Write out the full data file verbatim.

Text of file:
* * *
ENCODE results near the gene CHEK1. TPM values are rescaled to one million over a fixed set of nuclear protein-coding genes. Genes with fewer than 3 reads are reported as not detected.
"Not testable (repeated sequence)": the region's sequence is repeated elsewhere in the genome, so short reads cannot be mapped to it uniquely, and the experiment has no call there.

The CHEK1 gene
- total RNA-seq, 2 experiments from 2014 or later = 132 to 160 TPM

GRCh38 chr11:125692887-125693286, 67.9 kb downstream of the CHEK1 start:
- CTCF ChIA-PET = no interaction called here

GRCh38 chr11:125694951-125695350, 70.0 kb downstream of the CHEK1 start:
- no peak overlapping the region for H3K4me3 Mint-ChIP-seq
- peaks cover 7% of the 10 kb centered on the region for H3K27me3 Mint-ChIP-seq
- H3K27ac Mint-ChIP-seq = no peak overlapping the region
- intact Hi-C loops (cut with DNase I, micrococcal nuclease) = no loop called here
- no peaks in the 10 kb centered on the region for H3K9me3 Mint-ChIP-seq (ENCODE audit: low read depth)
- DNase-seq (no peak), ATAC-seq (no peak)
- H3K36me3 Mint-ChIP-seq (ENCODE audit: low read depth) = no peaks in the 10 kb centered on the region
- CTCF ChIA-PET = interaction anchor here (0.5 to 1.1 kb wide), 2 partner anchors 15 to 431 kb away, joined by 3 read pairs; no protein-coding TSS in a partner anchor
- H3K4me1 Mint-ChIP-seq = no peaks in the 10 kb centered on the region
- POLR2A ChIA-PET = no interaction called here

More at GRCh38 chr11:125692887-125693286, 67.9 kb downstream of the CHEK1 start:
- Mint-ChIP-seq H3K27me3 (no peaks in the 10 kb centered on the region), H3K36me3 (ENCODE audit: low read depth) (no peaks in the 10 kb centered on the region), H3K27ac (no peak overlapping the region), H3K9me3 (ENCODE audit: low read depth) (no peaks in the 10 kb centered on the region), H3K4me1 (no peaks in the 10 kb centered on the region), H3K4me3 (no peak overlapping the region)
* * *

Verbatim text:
ENCODE results near the gene CHEK1. TPM values are rescaled to one million over a fixed set of nuclear protein-coding genes. Genes with fewer than 3 reads are reported as not detected.
"Not testable (repeated sequence)": the region's sequence is repeated elsewhere in the genome, so short reads cannot be mapped to it uniquely, and the experiment has no call there.

The CHEK1 gene
- total RNA-seq, 2 experiments from 2014 or later = 132 to 160 TPM

GRCh38 chr11:125692887-125693286, 67.9 kb downstream of the CHEK1 start:
- CTCF ChIA-PET = no interaction called here

GRCh38 chr11:125694951-125695350, 70.0 kb downstream of the CHEK1 start:
- no peak overlapping the region for H3K4me3 Mint-ChIP-seq
- peaks cover 7% of the 10 kb centered on the region for H3K27me3 Mint-ChIP-seq
- H3K27ac Mint-ChIP-seq = no peak overlapping the region
- intact Hi-C loops (cut with DNase I, micrococcal nuclease) = no loop called here
- no peaks in the 10 kb centered on the region for H3K9me3 Mint-ChIP-seq (ENCODE audit: low read depth)
- DNase-seq (no peak), ATAC-seq (no peak)
- H3K36me3 Mint-ChIP-seq (ENCODE audit: low read depth) = no peaks in the 10 kb centered on the region
- CTCF ChIA-PET = interaction anchor here (0.5 to 1.1 kb wide), 2 partner anchors 15 to 431 kb away, joined by 3 read pairs; no protein-coding TSS in a partner anchor
- H3K4me1 Mint-ChIP-seq = no peaks in the 10 kb centered on the region
- POLR2A ChIA-PET = no interaction called here

More at GRCh38 chr11:125692887-125693286, 67.9 kb downstream of the CHEK1 start:
- Mint-ChIP-seq H3K27me3 (no peaks in the 10 kb centered on the region), H3K36me3 (ENCODE audit: low read depth) (no peaks in the 10 kb centered on the region), H3K27ac (no peak overlapping the region), H3K9me3 (ENCODE audit: low read depth) (no peaks in the 10 kb centered on the region), H3K4me1 (no peaks in the 10 kb centered on the region), H3K4me3 (no peak overlapping the region)